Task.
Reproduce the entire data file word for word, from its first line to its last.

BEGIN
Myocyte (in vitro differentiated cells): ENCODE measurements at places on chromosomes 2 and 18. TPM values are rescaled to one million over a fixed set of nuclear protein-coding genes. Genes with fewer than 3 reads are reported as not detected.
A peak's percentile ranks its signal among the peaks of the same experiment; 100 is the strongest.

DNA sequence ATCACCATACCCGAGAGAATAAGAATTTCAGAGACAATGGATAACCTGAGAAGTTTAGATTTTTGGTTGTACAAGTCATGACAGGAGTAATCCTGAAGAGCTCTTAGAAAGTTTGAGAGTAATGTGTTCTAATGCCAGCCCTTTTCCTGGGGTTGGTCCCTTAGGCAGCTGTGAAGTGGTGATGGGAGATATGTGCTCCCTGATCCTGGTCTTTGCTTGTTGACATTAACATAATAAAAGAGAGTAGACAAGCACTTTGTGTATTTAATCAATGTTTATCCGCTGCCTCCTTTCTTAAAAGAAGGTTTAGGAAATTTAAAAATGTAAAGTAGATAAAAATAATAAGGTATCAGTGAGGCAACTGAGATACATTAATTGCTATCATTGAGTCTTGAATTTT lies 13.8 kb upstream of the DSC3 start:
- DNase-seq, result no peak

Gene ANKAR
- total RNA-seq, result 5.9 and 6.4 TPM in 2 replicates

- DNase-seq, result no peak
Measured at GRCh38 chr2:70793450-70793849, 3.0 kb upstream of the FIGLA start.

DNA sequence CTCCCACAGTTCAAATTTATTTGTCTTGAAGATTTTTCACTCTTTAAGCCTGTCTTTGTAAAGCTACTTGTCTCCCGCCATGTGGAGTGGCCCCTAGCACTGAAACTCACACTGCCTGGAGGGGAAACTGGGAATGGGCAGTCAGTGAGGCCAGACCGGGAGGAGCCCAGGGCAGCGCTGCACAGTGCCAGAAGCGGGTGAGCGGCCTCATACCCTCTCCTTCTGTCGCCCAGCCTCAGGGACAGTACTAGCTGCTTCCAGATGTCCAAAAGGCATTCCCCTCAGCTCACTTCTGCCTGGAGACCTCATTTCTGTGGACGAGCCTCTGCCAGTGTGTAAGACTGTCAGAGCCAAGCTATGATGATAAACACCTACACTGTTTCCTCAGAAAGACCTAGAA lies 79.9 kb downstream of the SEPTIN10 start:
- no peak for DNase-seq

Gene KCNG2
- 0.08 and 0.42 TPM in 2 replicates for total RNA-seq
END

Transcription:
Myocyte (in vitro differentiated cells): ENCODE measurements at places on chromosomes 2 and 18. TPM values are rescaled to one million over a fixed set of nuclear protein-coding genes. Genes with fewer than 3 reads are reported as not detected.
A peak's percentile ranks its signal among the peaks of the same experiment; 100 is the strongest.

DNA sequence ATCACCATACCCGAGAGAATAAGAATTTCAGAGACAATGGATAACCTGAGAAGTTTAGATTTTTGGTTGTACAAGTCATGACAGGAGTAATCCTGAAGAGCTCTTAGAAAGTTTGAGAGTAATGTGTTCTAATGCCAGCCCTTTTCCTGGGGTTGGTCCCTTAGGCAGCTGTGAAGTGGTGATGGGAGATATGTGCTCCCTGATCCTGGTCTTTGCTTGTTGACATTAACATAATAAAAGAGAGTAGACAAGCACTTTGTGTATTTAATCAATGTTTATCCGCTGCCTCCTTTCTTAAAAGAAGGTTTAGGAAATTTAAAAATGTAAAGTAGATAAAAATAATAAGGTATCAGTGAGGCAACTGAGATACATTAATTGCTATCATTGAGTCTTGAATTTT lies 13.8 kb upstream of the DSC3 start:
- DNase-seq, result no peak

Gene ANKAR
- total RNA-seq, result 5.9 and 6.4 TPM in 2 replicates

- DNase-seq, result no peak
Measured at GRCh38 chr2:70793450-70793849, 3.0 kb upstream of the FIGLA start.

DNA sequence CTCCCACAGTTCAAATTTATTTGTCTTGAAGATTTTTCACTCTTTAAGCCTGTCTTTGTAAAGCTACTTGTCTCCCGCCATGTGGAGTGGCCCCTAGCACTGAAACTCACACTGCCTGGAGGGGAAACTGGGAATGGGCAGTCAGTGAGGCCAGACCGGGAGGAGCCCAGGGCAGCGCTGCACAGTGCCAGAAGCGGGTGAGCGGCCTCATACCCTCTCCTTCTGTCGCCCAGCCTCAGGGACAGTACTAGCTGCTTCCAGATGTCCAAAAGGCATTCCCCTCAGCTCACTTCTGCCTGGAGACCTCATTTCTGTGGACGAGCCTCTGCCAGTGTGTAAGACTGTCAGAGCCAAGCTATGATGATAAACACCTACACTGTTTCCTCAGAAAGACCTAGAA lies 79.9 kb downstream of the SEPTIN10 start:
- no peak for DNase-seq

Gene KCNG2
- 0.08 and 0.42 TPM in 2 replicates for total RNA-seq